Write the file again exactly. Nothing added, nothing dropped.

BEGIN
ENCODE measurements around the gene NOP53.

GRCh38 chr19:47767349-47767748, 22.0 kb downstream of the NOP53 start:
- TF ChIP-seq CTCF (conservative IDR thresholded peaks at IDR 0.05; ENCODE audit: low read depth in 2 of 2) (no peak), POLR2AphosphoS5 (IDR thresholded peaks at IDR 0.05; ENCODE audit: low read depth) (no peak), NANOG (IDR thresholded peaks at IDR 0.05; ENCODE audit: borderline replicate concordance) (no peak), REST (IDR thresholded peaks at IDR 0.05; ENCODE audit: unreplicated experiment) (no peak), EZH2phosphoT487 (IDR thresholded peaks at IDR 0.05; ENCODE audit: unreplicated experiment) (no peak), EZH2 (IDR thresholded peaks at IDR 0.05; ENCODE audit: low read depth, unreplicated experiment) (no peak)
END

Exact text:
ENCODE measurements around the gene NOP53.

GRCh38 chr19:47767349-47767748, 22.0 kb downstream of the NOP53 start:
- TF ChIP-seq CTCF (conservative IDR thresholded peaks at IDR 0.05; ENCODE audit: low read depth in 2 of 2) (no peak), POLR2AphosphoS5 (IDR thresholded peaks at IDR 0.05; ENCODE audit: low read depth) (no peak), NANOG (IDR thresholded peaks at IDR 0.05; ENCODE audit: borderline replicate concordance) (no peak), REST (IDR thresholded peaks at IDR 0.05; ENCODE audit: unreplicated experiment) (no peak), EZH2phosphoT487 (IDR thresholded peaks at IDR 0.05; ENCODE audit: unreplicated experiment) (no peak), EZH2 (IDR thresholded peaks at IDR 0.05; ENCODE audit: low read depth, unreplicated experiment) (no peak)